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FX round-up: Sterling endures tough time after Macron cheer boosts euro

By Andrew Schonberg

Date: Monday 24 Apr 2017

FX round-up: Sterling endures tough time after Macron cheer boosts euro

(ShareCast News) - Sterling had a tough time on major crosses, tumbling against a resurgent euro after centrist and pro-EU candidate Emmanuel Macron won the first round of France's presidential election.
He beat the far-right's Marine Le Pen, although a second round at the ballot box is scheduled for early May.

The euro's rise, said Michael Hewson, chief market analyst at CMC Markets UK, came as concerns about a difficult French political environment eased.

Hewson said that while the euro's rebound and slide in French yields came as markets started to price out the prospect of a Le Pen win, it also had the unwelcome side effect of pushing the euro higher as attention turned to the recent improvement in economic data across the single-currency bloc.

Attentions were also on this week's European Central Bank rate meeting, which could well prompt speculation that it might have to consider laying the groundwork for a tapering of asset purchases by the end of the year

"The pound has also come under pressure caught up in the turbulence of the surge in the euro despite manufacturing data showing optimism over future factory output at a twenty year high."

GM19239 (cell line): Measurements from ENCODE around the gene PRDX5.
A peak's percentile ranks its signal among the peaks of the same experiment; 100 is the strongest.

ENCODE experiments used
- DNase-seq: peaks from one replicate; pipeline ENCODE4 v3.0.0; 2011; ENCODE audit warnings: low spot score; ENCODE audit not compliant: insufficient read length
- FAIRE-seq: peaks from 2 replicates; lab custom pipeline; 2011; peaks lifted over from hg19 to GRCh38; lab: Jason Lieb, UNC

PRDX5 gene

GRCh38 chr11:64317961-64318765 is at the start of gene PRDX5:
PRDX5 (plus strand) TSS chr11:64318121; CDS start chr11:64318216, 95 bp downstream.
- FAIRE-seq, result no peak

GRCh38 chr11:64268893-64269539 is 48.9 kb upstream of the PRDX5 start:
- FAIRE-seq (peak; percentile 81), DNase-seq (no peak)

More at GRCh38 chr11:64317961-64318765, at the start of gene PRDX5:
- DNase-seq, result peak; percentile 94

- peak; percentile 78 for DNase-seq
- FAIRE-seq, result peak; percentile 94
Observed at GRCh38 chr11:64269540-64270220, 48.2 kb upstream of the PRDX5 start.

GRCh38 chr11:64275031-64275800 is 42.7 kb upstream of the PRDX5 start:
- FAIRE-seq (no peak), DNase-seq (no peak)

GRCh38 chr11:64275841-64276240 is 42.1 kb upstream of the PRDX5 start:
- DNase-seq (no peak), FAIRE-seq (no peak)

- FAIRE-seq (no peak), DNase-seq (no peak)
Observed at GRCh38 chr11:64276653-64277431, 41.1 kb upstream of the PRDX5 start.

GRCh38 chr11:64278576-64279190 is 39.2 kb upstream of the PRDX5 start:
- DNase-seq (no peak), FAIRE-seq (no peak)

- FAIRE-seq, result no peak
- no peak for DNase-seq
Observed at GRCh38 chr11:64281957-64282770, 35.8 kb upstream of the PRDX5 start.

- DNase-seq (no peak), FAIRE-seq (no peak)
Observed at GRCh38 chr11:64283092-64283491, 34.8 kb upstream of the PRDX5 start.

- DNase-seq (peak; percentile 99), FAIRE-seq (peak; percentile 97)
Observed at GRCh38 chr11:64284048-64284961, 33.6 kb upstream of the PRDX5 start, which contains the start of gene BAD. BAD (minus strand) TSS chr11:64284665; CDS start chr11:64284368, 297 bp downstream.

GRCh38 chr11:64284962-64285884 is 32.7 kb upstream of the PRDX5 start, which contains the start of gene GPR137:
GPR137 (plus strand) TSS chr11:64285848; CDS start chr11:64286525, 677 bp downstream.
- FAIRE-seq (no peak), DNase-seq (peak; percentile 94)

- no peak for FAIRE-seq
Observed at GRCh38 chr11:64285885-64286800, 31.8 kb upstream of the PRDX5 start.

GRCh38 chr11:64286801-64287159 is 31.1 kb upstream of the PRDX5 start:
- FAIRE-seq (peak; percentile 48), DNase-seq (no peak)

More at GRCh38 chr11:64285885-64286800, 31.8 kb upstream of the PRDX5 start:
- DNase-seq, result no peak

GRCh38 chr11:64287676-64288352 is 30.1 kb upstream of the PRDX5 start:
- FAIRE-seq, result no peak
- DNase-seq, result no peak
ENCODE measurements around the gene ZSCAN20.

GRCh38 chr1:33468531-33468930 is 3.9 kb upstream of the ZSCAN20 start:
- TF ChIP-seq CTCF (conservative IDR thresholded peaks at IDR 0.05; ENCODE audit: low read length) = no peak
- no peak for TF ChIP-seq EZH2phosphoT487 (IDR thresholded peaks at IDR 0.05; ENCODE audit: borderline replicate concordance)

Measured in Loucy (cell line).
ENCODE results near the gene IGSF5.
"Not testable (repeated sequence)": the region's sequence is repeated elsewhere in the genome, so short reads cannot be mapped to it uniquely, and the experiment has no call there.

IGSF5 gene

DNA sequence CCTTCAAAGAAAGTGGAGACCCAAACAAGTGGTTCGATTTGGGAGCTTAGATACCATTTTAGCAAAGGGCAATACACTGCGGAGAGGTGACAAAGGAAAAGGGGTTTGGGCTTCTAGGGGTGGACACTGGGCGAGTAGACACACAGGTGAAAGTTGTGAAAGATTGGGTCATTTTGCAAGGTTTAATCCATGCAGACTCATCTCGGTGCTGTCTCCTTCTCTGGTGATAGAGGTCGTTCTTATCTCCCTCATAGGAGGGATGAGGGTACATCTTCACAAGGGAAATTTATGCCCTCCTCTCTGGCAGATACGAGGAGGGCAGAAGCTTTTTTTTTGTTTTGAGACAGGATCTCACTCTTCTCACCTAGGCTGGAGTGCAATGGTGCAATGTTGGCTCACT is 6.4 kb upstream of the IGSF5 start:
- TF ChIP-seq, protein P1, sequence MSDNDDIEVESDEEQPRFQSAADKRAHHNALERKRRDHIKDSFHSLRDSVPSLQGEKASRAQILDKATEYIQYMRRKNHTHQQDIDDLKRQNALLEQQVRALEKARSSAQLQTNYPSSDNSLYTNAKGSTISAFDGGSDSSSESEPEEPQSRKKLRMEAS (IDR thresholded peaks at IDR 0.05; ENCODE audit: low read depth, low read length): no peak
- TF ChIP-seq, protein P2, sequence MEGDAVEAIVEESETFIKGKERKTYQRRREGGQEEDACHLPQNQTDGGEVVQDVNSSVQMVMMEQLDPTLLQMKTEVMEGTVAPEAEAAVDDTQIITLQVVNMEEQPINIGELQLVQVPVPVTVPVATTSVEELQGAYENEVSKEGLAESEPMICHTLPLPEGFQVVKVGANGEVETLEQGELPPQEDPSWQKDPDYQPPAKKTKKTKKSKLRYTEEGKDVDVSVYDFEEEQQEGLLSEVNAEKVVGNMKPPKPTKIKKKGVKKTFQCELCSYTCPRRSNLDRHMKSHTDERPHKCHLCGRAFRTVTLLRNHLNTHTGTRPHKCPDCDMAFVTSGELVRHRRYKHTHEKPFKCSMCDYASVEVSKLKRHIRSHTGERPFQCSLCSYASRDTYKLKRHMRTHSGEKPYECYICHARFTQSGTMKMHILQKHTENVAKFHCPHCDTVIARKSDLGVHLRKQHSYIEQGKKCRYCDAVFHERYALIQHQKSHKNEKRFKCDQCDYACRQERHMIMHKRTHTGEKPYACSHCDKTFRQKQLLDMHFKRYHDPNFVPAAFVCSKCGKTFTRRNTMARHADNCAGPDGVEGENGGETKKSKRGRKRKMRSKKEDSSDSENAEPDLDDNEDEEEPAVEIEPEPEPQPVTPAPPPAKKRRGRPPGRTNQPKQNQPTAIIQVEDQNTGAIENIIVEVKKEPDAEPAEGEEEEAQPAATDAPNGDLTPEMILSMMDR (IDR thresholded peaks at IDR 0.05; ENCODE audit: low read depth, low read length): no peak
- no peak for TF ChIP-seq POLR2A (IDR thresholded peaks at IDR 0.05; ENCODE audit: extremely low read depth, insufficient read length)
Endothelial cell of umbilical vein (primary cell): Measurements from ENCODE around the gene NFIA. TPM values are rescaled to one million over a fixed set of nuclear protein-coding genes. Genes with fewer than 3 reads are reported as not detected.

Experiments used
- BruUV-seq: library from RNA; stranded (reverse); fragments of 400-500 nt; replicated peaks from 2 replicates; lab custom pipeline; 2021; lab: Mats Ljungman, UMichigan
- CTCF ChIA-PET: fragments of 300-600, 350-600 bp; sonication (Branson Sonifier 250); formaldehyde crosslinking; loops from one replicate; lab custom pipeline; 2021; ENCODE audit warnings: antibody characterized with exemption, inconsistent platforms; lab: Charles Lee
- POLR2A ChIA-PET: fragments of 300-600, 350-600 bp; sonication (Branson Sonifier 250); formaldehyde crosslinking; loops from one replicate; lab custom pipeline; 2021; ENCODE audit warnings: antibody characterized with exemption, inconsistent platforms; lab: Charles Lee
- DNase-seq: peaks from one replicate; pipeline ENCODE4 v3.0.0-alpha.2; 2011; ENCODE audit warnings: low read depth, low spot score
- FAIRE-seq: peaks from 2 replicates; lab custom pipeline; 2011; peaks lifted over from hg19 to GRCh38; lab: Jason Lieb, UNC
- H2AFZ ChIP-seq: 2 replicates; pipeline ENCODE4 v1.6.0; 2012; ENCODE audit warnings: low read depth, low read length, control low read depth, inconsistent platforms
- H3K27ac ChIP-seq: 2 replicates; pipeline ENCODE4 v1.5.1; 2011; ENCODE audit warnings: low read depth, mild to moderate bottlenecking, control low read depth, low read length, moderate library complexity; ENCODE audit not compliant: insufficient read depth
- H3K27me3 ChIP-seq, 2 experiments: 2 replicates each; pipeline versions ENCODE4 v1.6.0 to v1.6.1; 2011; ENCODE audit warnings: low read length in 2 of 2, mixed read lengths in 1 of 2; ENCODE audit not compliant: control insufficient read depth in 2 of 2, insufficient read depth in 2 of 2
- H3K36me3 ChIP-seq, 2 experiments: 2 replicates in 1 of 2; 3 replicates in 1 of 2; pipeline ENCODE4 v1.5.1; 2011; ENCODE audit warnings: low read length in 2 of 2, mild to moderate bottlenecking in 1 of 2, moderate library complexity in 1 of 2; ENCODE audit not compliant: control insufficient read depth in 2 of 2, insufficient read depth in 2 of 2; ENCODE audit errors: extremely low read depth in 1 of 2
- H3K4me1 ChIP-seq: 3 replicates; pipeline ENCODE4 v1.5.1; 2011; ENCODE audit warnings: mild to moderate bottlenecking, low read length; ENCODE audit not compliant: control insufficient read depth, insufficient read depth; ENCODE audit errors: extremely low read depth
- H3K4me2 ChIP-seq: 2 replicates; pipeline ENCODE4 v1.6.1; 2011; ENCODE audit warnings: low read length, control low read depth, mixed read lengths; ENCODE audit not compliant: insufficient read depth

At about 16:59 GMT, sterling was down down 0.22% to $1.2789, and down 1.35% to €1.1781. It was also lower on the aussie, loonie, kiwi and rand, but up 0.3% to 99.114 yen. Same time, the dollar-spot index was down 0.86% to $99.114.

Chris Saint, senior analyst at HL Currency Service, said the political landscape would remain at the forefront of investors' minds this week.

"A busy economic schedule also provides us with the ECB's latest monetary policy meeting on Thursday, with initial estimates of first-quarter UK and US GDP on Friday coming under scrutiny for confirmation of any economic slowdown since the turn of the year," he said.

Connor Campbell, financial analyst at SpreadEx, noted that sterling now found itself in a worse position than it was before UK Prime Minister Theresa May's surprise announcement last week of a General election on 8 June.

"The swiftness of this turnaround suggests that despite the pound's overwhelmingly positive reaction to the June 8th election reveal it means nothing for its long-term stability," he said.

Meanwhile, the US dollar was down 1.19% to €0.9214. It also fell on the aussie and rand, but made gains on the loonie, kiwi and yen.

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